The Silver Arrow – Episode 1

by Kenneth Olausson
Originally published at


In all of Husqvarna’s history, probably one of the most important developments is the Silver Arrow, Silverpilen. This 175 cc 2-stroke, three-speed machine paved the way for the company’s future success. The Silver Arrow was the basis for a victorious path on track. Husqvarna won 13 individual world championship titles in motocross and many enduro victories from this lightweight machine. The hit started in 1955 when the classic bike was born…

My first and only motocross bike was of course a Husqvarna, developed from the Dream Machine, which had first seen the light of day back in 1953. Despite good intentions, I never became successful on the track, but I remember as a kid dreaming of reaching the top of this gruelling sport. My neighbour had bought a used Silver Arrow, which I had the privilege of trying out in the dark woods around the western Stockholm area where I grew up.

Since the Dream Machine never sold to expectations, a new motorcycle was introduced in January 1955, stealing the name “Silver Arrow” from Mercedes successful four-wheeled racers. It was sales director Harald Carlström who baptised this embryo, since he was both a motorsport man and drove a Mercedes. The newcomer had exactly the right styling to tempt many a youngster to become a motorcyclist over the next decade. Actually, the Huskvarna factory benefitted over almost twenty years from income and developments that could be traced back to the Silver Arrow. A common joke was that the weapons factory reloaded its guns from releasing a silver-plated arrow to shooting a silver bullet through the air. All in all, 11,300 units were produced between 1955 and 1965 in the province of Smaland, before sales then stopped.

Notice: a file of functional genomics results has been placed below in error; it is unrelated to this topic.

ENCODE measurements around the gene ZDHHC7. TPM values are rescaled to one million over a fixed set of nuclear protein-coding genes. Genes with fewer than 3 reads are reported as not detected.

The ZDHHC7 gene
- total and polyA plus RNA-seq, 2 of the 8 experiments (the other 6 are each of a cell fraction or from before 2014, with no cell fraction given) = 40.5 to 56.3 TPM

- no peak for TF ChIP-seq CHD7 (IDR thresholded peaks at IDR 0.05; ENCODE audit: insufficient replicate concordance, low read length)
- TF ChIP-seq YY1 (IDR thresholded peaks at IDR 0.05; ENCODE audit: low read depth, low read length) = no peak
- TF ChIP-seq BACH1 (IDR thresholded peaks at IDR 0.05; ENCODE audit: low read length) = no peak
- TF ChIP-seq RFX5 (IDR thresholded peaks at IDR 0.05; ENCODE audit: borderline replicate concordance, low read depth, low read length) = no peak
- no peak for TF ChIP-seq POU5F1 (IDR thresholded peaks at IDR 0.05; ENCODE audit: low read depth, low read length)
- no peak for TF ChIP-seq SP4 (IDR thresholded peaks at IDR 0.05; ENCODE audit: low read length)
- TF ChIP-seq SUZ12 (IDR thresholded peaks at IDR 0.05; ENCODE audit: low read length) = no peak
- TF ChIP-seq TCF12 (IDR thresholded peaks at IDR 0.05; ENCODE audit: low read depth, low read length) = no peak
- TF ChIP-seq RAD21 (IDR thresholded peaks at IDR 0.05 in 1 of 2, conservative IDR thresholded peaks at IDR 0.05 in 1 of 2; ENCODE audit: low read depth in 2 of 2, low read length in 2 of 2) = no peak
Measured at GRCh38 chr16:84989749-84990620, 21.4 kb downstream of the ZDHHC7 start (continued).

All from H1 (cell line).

The model name consisted of the three tiny figures 282, which later had the extra tag of an “E” on the refined versions for export. Crucially, according to Swedish law restrictions, the new machine had a weight just below 75 kilos, which was the legal formality for using a “Lightweight Machine”. In this weight classification both equipment and a full tank of petrol were included in order to make the bike legal for 16-year olds with a riding license. The law was actually counter-productive and bureaucratic as the factory was inclined to use lightweight, budget components in order to reach the 75-kilo-limit. Consequently, the factory had to use two-ply tires, under-powered brakes, a frame that was not up to standards for the potent engine and finally front forks that were more like rubber bands with poor damping characteristics.

The following statements are an excerpt from the Silver Arrow book of instructions: ‘During the running-in period of this vehicle, the engine should always be allowed to work easily, i.e. shift down over hills and heavy conditions. The workload on the motor should never be strained. The running-in period for engines with hard-chromed cylinder-walls is 4-5,000 kilometres and you will not get full performance before this distance. The abrasion in the cylinder is normally not more than 0.004 millimetres over 10,000 kilometres of riding”.

One of the men behind the work was Carl Heimdahl. His background with Husqvarna went way back as he had both ridden races for the factory as well as being a test rider with deep knowledge in the mysteries of research and development. Having an education as an engineer with a master’s degree, Carl Heimdahl came to Husqvarna in the thirties with excellent technical knowledge. Another engineer behind the scenes was Olof Edlund, who worked a lot for this investment. Further names in the project were the constructor engineers Ruben Helmin, Allan Kastberg and Egil Skoog.

A test protocol from the Royal Technical University, KTH, was performed by the end of January in 1952. This engine reliability try-out was performed during various conditions. Primus motor Carl Heimdahl in power source development was of course present at KTH in Stockholm. This all happened before Olof Edlund came to the engine laboratory. The tests were done in the cold room at the institution for combustion technique with the aim to establish adequate greasing for clutch and gearbox. Minus 30 degrees Celsius was set as a standard. It was an interesting and satisfactory conclusion that the goods withstood this coldness without problems. It was noted that the throttle was sluggish and that neither the lighting nor the signal worked at this freezing temperature. The Husqvarna people were thorough in the development stage and it is no coincidence that the material was up to standards. Their homework had been done right from the start.

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